Maya Angelou

Erin O’Hara, Staff Writer


“In the flush of love’s light we dare be brave and suddenly we see that love costs all we are and will ever be. Yet it is only love which sets us free.” These are just some of Maya Angelou’s powerful words . Maya Angelou is an important Black History Month figure, as she was an author, poet, and an African American civil rights activist. She was born on April 4th 1928 and she lived to be 86 and recently passed away in 2014. One thing you probably didn’t know about her is that she was born Marguerite Ann Johnson, but once she divorced her first husband and started her new nightclub career she took up the name “Maya,” after the nickname her brother had for her. All throughout her life, Angelou worked for equal rights for all people. Maya Angelou was a well known poet and civil right activist and she will always be remembered as a great African American artist and woman.

Michelle Obama

River Erdmann, Staff Writer

Michelle Obama was born on January 17, 1964 in Chicago, Illinois. Michelle Obama is an influential figure in the African-American community. Even though she no longer resides in the west wing, her impact continues to ripple throughout the country. She focused her time in the White House bringing light to social issues such as childhood obesity and economic issues like poverty. She has started multiple programs and initiatives to bring education to women around the world and bring healthier foods into the public school system and markets around the country. She empowered women as a whole, but more specifically African American women. She not only showed that they can be whatever they want by being the first lady, she also went and talked to African American youth and served as a positive role model for the African American community.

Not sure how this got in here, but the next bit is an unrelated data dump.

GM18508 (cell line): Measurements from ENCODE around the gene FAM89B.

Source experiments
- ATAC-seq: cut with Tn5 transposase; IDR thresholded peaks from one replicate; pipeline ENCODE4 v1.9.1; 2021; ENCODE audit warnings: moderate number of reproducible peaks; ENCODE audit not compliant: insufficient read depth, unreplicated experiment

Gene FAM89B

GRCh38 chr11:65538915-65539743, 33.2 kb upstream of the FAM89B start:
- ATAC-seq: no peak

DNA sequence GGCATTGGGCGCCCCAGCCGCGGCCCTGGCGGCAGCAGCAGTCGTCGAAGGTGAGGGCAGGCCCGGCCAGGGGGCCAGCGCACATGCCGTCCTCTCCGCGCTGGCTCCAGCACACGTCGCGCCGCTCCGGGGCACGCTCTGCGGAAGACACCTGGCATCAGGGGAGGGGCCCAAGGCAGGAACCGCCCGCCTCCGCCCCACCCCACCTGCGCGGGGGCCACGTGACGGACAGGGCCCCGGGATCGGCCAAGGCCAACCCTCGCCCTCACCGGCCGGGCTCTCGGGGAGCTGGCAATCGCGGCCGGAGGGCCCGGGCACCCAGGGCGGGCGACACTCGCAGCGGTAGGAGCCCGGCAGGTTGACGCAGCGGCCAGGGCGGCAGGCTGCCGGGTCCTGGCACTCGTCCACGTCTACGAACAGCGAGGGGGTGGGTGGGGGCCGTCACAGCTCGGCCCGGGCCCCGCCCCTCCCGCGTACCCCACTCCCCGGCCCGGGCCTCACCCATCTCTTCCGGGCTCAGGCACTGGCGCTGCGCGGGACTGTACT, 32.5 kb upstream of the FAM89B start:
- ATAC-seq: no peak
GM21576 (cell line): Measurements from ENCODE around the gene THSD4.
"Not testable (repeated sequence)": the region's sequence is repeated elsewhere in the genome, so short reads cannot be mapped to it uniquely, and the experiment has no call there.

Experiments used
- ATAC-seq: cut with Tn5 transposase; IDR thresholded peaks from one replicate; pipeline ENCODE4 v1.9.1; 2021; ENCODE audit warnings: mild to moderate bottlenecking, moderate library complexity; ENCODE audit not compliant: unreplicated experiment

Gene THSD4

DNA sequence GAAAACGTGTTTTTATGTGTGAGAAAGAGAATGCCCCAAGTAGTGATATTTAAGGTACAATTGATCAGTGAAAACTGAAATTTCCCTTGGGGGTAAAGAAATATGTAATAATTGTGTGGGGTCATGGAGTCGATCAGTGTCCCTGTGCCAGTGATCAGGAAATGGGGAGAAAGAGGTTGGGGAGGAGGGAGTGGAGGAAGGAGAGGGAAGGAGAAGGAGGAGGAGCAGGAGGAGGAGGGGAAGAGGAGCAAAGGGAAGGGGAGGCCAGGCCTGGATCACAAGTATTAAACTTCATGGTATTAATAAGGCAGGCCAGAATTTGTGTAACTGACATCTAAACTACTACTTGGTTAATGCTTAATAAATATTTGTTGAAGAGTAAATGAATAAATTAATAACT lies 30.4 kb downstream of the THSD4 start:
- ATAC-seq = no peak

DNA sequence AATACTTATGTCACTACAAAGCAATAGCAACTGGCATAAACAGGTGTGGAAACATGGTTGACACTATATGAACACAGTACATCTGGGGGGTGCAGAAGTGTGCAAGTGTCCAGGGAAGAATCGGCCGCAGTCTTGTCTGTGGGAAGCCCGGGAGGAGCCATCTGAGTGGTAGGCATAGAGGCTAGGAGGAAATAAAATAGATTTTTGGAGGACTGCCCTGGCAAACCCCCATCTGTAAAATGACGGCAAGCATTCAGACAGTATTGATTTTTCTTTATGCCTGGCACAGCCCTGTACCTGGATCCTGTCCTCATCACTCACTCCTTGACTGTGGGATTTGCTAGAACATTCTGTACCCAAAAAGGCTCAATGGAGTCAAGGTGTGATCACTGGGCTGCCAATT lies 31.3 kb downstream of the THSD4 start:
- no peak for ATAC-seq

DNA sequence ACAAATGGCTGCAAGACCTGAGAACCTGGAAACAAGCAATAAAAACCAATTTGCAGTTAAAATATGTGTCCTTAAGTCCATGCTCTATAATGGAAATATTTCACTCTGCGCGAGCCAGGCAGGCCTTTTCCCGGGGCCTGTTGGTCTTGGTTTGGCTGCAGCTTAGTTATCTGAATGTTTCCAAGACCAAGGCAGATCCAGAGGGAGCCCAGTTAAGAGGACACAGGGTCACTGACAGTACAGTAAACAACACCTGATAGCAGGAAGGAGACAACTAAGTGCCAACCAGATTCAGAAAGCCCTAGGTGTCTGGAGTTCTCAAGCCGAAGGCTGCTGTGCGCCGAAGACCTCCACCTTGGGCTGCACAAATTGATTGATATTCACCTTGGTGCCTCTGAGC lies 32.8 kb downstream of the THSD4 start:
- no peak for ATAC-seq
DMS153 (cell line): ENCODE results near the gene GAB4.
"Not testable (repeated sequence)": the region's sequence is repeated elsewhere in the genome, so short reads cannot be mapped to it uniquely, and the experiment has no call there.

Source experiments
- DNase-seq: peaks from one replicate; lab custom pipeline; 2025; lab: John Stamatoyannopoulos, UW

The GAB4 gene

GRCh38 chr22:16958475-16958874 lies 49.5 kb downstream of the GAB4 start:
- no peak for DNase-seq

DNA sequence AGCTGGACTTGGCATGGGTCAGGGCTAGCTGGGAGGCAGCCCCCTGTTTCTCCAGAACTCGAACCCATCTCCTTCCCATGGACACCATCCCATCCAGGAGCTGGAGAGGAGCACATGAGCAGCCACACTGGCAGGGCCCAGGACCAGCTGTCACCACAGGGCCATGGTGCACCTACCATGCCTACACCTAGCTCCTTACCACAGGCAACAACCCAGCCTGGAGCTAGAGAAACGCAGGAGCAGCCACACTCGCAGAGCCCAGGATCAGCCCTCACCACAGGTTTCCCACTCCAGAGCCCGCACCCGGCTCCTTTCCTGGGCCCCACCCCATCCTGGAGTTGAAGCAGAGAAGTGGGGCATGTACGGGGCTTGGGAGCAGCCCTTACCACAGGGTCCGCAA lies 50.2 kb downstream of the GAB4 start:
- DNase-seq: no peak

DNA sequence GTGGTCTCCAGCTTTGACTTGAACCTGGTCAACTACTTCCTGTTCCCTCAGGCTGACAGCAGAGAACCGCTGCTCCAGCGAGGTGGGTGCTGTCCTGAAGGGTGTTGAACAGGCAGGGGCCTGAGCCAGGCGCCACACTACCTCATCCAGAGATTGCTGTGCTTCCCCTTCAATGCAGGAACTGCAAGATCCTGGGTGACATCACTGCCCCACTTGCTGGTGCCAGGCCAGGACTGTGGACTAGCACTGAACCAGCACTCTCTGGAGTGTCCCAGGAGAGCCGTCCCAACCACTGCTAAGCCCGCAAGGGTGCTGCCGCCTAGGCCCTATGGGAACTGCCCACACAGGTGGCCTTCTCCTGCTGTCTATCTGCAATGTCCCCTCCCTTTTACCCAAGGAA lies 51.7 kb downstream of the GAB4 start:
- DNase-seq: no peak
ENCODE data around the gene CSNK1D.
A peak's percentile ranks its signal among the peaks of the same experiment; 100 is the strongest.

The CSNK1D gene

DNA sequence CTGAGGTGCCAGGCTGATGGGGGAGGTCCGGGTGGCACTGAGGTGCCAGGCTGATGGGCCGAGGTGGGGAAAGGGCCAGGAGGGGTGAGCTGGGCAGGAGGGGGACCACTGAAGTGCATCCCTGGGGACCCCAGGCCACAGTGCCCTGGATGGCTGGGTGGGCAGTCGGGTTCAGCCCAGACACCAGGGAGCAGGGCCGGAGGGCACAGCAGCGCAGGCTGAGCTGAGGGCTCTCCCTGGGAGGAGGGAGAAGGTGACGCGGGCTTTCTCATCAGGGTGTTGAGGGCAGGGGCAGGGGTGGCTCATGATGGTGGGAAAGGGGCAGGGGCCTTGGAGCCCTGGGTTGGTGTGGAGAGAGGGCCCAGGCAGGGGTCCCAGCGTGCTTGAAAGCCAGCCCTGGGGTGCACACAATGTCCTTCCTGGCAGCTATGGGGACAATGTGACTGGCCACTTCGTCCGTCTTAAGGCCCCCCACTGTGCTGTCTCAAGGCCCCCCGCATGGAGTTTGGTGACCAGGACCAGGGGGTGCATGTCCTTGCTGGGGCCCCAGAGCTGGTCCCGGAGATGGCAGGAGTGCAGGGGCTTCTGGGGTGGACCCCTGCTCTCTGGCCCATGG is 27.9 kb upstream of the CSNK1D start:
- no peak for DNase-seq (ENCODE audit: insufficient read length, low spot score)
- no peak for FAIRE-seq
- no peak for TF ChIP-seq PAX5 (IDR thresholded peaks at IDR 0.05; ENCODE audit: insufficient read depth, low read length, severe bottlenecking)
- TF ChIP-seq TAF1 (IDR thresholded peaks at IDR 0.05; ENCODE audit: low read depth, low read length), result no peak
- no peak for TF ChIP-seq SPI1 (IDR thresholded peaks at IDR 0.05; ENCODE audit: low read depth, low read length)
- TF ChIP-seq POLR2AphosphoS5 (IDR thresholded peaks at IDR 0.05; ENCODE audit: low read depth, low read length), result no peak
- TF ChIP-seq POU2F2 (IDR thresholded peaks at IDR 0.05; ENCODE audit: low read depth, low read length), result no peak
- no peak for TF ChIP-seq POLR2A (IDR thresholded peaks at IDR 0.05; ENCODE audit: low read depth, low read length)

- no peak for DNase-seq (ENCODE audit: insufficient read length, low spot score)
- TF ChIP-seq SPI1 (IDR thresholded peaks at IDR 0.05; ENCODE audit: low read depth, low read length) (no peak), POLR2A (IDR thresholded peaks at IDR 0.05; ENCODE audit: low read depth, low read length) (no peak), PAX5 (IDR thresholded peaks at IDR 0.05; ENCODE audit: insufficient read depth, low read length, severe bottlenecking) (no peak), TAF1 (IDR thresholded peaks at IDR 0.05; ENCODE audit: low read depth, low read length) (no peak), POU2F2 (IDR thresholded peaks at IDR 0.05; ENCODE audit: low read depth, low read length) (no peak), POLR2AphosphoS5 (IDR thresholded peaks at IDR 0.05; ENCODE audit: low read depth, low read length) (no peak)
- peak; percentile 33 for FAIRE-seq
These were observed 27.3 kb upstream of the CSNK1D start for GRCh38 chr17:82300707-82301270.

Barack Obama

Sam Morgenthaler, Staff Writer

Born in Hawaii in 1961, Barack Obama went on to have many achievements in life, his most notable being that he was elected President of the United States in 2008. Previously, he studied at Harvard, became President of the Harvard Law Review, and served as a US senator of Illinois. Barack Obama has many life achievements. In 2008, he was sworn in as the President of the United States, and was the first African American to achieve that title. He focused his administration on the people, and how to make their lives better as a whole, whether it be through family or welfare. The Obama administration is most known for providing health care for many Americans. He also was very passionate about stem cell research programs, lifting the ban on such research. In 2009, the Nobel Committee awarded Barack Obama the Nobel Peace Prize for his efforts as president. Barack Obama has shown America the ideal image of a family. He values family first, and has been a great role model for all. Obama has shown light to the African American community, and has empowered many of the members of said community. It’s not just African Americans that have been helped by him, though; the American people, and even citizens in foreign countries have benefited from his presidency.

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Black History Month